Lillian Schwartz is one of the pioneers in computer art and is known as one of the first female artists to use computers as an art tool. In the 1960s, when Schwartz first began to explore this new medium for artistic expression, the common public perception was that such works were randomly created by the computers themselves. From the beginning, however, Schwartz made it clear in her work that the creative genius of the artist was in command of her technological toolbox. She even published a practical survey of the field, The Computer Artist’s Handbook. Even before becoming a member of the group, Experiments in Art and Technology (EAT), Schwartz had long demonstrated a keen interest in the combination of art with technology and science. Although fascinated with the technological aspects of the computer as a new approach to creating art, Schwartz was most concerned with the finished product—the permanent work of art. In the early computer works, one will find the somewhat limited results of the computer program enhanced with beautiful colors in more traditional materials, such as silkscreen and film. In time, the technology advanced to the degree that her digital works created with the computer could be viewed in their finished state on a high-quality monitor and printed out with the intensity and nuances of color desired. She continues to experiment and to push the medium to achieve the results for which she is striving. [Adapted from the Lillian Feldman Schwartz Collection, Ohio State University Libraries.]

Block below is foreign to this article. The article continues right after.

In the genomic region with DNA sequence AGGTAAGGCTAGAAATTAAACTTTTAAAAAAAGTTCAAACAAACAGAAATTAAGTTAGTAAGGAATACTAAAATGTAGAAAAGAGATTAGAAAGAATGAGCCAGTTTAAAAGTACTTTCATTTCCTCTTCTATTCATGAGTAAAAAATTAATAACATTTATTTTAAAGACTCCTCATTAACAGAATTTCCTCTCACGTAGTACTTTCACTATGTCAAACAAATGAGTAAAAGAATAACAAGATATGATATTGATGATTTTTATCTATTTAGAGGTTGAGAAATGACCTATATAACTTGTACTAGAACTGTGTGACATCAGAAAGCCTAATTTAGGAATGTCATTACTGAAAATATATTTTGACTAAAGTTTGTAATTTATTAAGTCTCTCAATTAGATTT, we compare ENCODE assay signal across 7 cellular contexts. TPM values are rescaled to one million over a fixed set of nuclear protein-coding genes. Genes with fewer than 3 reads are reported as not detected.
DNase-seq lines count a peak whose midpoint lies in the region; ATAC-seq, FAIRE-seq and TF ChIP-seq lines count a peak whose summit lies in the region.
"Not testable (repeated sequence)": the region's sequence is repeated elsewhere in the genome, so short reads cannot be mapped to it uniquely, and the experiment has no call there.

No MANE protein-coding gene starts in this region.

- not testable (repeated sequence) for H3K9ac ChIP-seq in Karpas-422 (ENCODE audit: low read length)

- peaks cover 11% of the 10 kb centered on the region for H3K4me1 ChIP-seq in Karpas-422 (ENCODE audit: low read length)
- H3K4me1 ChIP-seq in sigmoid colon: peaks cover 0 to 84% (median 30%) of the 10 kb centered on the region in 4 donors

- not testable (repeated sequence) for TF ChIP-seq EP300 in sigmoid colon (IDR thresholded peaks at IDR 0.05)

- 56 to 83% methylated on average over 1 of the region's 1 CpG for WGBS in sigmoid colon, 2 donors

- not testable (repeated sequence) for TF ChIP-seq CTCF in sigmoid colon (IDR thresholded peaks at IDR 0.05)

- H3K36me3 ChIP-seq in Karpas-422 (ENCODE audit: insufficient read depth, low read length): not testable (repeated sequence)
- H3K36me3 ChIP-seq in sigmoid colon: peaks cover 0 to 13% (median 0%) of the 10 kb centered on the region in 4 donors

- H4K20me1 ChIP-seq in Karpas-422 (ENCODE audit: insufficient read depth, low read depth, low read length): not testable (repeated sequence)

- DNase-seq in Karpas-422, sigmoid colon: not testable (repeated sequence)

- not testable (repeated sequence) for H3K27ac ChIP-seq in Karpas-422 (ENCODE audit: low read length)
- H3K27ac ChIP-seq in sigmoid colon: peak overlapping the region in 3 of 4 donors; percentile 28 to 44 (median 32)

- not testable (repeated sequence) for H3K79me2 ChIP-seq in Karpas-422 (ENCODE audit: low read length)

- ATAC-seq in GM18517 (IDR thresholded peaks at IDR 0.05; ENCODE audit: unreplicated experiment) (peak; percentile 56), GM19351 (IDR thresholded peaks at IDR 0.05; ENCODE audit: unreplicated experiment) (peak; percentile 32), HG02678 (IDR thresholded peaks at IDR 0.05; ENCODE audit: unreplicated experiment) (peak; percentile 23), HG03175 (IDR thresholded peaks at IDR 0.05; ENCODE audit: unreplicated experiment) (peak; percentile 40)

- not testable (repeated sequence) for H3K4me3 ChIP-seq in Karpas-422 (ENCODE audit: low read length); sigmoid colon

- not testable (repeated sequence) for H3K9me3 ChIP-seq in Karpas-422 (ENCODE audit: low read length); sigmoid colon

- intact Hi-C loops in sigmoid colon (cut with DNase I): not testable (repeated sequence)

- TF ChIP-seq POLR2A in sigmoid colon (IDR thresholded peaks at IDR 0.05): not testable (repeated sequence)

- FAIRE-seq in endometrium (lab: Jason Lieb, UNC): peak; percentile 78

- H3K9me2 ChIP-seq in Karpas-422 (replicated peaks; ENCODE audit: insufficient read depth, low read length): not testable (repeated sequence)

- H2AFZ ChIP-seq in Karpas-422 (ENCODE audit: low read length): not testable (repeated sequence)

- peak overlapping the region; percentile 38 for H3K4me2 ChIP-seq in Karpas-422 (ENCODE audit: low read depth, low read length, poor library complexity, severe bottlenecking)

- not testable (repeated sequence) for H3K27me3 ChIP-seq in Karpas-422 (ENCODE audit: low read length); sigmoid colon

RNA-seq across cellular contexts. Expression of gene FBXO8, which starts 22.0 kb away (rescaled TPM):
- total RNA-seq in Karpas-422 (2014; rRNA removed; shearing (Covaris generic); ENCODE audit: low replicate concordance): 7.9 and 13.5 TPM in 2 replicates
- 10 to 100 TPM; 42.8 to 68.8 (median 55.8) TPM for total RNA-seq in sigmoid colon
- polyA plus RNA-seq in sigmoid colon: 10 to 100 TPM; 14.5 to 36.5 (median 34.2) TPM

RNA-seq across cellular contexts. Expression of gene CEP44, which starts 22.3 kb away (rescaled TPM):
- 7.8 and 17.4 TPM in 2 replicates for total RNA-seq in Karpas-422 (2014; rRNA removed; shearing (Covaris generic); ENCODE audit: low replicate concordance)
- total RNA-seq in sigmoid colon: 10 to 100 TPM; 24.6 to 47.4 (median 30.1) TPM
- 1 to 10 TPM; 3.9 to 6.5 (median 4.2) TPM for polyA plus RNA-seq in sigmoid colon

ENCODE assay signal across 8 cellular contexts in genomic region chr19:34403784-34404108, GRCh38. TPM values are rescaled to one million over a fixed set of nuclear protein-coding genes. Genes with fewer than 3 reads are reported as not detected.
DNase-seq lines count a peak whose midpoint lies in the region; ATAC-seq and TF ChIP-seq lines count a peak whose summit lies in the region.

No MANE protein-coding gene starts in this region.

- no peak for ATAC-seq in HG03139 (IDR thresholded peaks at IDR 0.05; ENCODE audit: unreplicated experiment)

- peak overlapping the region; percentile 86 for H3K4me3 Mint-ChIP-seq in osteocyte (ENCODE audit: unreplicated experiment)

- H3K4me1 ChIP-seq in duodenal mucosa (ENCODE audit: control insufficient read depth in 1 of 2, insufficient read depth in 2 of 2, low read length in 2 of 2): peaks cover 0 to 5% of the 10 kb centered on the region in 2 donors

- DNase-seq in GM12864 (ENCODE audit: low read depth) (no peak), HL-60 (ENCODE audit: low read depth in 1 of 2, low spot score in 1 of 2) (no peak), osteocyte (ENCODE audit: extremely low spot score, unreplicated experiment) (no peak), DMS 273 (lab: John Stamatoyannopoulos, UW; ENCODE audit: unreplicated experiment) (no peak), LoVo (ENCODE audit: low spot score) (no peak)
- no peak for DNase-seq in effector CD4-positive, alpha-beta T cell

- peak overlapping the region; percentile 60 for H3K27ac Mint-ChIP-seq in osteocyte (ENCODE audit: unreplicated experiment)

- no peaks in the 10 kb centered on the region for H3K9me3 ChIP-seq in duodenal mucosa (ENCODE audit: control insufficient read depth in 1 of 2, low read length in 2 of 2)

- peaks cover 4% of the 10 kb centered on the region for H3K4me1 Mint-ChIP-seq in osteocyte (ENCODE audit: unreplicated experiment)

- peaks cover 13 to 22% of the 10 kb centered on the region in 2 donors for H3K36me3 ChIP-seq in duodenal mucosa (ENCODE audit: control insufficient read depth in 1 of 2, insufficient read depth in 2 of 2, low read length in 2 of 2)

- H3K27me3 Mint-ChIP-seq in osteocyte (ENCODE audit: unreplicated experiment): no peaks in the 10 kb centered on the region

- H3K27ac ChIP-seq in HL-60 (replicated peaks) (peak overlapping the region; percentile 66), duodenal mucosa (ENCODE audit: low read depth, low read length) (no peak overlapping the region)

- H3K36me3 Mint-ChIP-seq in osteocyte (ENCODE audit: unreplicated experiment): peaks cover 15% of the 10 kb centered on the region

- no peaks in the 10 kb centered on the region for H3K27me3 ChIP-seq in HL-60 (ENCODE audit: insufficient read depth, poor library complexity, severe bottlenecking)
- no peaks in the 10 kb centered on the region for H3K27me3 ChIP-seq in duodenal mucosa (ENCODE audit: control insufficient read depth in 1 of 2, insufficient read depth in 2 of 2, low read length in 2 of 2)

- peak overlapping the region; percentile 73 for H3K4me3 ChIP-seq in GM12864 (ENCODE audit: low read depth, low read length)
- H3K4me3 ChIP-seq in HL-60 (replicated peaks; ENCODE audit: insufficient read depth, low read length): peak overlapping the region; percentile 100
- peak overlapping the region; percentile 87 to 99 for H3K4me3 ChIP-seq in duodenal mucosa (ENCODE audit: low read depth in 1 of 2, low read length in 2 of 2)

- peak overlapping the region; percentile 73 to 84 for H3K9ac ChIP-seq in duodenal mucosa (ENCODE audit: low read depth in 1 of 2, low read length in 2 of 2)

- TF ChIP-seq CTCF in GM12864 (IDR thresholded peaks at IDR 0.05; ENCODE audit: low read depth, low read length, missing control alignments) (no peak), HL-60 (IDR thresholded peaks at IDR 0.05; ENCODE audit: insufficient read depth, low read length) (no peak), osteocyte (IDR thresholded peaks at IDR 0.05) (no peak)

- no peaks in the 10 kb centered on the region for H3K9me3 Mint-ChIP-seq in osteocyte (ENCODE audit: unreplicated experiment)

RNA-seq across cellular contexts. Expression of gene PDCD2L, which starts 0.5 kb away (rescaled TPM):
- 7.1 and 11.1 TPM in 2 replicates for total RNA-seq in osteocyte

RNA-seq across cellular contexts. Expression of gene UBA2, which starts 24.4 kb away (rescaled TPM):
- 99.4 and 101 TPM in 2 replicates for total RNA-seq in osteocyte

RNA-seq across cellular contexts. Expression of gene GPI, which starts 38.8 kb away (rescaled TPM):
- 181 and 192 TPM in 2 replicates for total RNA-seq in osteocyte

Complimentary 3-D glasses will be distributed to the first 150 audience members.
Pixilation (1970, US, 4 min.)
UFO’S (1971, US, 3 min.)
Olympiad (1971, US, 3 min.)
Mutations (1972, US, 7.5 min.)
Apotheosis (1972, US, 4.5 min.)
Googolplex (1972, US, 5.5 min.)
Enigma (1972, US, 4 min.)
Papillons (1973, US, 4 min.)
Mirage (1974, US, 5 min.)
Alae (1975, US, 5 min.)
Collage (1975, US, 5.5 min.)
August 22: From Puppets to Pixels
Rooftop Cinema concludes in August with an additional selection of short films by the four artists featured in June.
Dimensions of Dialogue (Moznosti dialogu) (Svankmajer, 1983, Czechoslovakia, 11 min.)
Interview (Leaf, 1979, Canada, 13 min.)
I Met a Man (Leaf, 1991, Canada, 1 min.)
Narkoblues (Pojar, 1997, Canada, 8 min.)
Fantasies (Schwartz, 1976, US, 5 min.)
La Spiritata (Schwartz, 1976, US, 4 min.)
Newtonian II (Schwartz, 1978, US, 5.5 min.)